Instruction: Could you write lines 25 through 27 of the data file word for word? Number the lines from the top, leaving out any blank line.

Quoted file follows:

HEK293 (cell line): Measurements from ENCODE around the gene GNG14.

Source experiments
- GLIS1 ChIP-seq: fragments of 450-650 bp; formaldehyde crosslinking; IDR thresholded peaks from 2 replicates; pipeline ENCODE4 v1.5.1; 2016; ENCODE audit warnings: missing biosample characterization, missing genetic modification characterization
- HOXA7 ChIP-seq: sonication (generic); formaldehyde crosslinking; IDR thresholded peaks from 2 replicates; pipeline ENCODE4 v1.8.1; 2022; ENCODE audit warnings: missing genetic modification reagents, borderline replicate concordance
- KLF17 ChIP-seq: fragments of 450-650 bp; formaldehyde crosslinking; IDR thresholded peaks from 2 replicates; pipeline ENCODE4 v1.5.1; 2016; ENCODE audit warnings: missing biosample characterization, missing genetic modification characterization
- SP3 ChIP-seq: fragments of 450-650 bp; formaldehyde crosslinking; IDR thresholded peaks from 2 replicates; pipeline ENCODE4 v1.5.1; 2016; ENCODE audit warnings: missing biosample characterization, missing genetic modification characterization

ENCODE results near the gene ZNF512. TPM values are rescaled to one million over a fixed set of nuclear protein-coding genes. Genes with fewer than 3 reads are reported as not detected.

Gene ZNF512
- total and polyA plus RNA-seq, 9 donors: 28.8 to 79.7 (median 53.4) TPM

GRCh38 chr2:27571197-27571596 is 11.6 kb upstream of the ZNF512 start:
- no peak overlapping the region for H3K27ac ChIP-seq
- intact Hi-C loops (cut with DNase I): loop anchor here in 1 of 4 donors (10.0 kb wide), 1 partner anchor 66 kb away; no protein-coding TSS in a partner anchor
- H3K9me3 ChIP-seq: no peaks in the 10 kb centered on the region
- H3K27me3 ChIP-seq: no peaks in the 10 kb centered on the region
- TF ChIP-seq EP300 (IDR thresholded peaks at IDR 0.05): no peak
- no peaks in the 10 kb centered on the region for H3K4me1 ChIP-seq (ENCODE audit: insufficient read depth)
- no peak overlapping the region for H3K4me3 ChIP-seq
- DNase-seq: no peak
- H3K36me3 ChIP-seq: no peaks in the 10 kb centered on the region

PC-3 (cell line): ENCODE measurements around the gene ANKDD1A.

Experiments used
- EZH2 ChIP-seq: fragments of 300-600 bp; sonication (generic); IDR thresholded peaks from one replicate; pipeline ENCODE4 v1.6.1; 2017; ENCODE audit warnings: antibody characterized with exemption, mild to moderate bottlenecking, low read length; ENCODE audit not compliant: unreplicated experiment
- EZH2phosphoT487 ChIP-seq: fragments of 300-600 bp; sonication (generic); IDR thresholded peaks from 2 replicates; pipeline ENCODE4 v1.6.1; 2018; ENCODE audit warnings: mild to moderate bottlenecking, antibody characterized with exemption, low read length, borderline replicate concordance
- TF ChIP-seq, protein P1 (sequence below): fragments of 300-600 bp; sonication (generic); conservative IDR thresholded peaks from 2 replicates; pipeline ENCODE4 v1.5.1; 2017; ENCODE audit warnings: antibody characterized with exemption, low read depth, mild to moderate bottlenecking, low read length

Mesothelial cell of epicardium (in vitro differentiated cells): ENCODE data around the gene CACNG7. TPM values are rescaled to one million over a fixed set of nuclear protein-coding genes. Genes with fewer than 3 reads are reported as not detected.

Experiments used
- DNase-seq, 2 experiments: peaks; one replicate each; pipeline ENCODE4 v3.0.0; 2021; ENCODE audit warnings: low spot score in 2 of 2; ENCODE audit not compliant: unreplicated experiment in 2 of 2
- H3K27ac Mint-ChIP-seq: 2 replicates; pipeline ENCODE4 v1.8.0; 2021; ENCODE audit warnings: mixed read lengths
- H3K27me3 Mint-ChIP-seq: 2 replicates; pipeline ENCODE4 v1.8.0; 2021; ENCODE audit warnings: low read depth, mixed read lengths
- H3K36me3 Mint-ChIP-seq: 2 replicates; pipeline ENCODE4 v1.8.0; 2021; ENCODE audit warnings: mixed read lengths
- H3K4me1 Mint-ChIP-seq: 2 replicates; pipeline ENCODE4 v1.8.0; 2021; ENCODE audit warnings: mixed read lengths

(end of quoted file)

Mesothelial cell of epicardium (in vitro differentiated cells): ENCODE data around the gene CACNG7. TPM values are rescaled to one million over a fixed set of nuclear protein-coding genes. Genes with fewer than 3 reads are reported as not detected.

Experiments used
- DNase-seq, 2 experiments: peaks; one replicate each; pipeline ENCODE4 v3.0.0; 2021; ENCODE audit warnings: low spot score in 2 of 2; ENCODE audit not compliant: unreplicated experiment in 2 of 2